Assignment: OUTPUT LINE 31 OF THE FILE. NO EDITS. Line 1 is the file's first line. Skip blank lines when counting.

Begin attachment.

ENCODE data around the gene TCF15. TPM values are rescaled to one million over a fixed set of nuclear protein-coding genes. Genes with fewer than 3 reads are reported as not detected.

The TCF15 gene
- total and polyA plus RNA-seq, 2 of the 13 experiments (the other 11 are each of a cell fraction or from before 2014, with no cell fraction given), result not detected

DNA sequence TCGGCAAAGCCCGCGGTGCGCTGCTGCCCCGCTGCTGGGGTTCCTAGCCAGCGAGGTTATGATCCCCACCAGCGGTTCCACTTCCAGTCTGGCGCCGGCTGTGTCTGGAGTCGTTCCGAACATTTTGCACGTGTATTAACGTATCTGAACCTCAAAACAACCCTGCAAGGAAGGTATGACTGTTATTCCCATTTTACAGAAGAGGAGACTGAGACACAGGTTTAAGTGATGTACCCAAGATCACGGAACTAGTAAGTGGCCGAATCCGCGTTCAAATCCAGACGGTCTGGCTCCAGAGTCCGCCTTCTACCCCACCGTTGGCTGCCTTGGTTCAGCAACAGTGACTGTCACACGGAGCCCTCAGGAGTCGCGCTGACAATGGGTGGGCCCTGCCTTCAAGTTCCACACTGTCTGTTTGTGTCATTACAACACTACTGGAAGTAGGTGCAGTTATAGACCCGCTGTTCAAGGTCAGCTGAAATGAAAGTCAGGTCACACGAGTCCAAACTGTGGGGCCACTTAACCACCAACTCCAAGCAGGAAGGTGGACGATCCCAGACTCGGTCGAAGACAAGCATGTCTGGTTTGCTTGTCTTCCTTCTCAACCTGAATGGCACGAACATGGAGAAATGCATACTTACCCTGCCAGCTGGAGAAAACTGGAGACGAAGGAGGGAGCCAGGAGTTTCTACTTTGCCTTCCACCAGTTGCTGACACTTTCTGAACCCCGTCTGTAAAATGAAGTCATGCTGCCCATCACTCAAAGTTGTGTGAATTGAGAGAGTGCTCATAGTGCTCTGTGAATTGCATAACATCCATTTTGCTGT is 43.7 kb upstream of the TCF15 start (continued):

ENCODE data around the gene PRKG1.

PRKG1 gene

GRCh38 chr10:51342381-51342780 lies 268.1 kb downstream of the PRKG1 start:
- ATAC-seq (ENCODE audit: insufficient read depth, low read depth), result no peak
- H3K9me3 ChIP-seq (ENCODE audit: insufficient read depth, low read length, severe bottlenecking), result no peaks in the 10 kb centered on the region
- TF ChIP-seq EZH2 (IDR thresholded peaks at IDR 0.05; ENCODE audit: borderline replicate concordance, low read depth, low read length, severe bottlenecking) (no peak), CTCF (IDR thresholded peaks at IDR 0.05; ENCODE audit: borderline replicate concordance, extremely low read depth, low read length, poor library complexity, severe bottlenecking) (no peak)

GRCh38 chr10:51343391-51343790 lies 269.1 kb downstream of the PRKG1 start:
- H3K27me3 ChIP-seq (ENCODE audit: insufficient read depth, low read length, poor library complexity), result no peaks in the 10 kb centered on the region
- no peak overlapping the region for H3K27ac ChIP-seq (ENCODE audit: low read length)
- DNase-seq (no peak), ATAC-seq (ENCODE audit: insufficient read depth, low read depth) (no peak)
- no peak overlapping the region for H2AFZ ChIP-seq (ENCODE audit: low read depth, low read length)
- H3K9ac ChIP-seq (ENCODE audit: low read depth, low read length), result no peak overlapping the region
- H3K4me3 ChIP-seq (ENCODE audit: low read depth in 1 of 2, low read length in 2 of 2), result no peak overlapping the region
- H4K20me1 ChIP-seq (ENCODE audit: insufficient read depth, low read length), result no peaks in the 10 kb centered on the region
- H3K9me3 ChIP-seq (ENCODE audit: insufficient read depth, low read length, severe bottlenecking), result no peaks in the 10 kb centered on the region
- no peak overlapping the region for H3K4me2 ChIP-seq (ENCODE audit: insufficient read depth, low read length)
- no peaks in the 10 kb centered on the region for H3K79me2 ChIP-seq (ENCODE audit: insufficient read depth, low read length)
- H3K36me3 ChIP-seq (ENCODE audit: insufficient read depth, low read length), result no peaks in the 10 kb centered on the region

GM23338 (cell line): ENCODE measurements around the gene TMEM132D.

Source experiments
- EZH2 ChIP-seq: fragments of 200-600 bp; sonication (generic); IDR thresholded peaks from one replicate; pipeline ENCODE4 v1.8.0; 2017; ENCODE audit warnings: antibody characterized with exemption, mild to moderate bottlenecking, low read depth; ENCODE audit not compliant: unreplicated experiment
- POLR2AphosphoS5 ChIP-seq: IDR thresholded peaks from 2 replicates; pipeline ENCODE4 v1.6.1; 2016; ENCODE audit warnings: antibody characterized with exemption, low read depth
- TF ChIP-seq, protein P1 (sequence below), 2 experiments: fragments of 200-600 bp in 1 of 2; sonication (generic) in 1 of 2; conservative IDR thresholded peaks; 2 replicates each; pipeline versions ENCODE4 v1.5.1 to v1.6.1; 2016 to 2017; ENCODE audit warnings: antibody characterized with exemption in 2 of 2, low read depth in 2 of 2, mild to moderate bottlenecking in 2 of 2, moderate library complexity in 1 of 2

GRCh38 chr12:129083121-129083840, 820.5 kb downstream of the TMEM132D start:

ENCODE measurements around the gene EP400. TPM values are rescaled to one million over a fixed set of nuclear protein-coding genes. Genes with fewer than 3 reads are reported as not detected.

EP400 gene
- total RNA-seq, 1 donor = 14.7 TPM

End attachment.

- total RNA-seq, 1 donor = 14.7 TPM